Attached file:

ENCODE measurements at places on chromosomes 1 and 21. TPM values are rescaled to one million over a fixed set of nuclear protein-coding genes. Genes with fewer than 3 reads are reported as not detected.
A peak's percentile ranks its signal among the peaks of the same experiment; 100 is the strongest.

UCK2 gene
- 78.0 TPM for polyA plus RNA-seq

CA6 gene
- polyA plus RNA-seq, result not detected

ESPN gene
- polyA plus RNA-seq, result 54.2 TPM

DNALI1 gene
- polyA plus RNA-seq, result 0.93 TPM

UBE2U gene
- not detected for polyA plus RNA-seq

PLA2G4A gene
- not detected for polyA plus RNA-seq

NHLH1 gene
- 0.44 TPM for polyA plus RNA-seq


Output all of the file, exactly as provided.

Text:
ENCODE measurements at places on chromosomes 1 and 21. TPM values are rescaled to one million over a fixed set of nuclear protein-coding genes. Genes with fewer than 3 reads are reported as not detected.
A peak's percentile ranks its signal among the peaks of the same experiment; 100 is the strongest.

UCK2 gene
- 78.0 TPM for polyA plus RNA-seq

CA6 gene
- polyA plus RNA-seq, result not detected

ESPN gene
- polyA plus RNA-seq, result 54.2 TPM

DNALI1 gene
- polyA plus RNA-seq, result 0.93 TPM

UBE2U gene
- not detected for polyA plus RNA-seq

PLA2G4A gene
- not detected for polyA plus RNA-seq

NHLH1 gene
- 0.44 TPM for polyA plus RNA-seq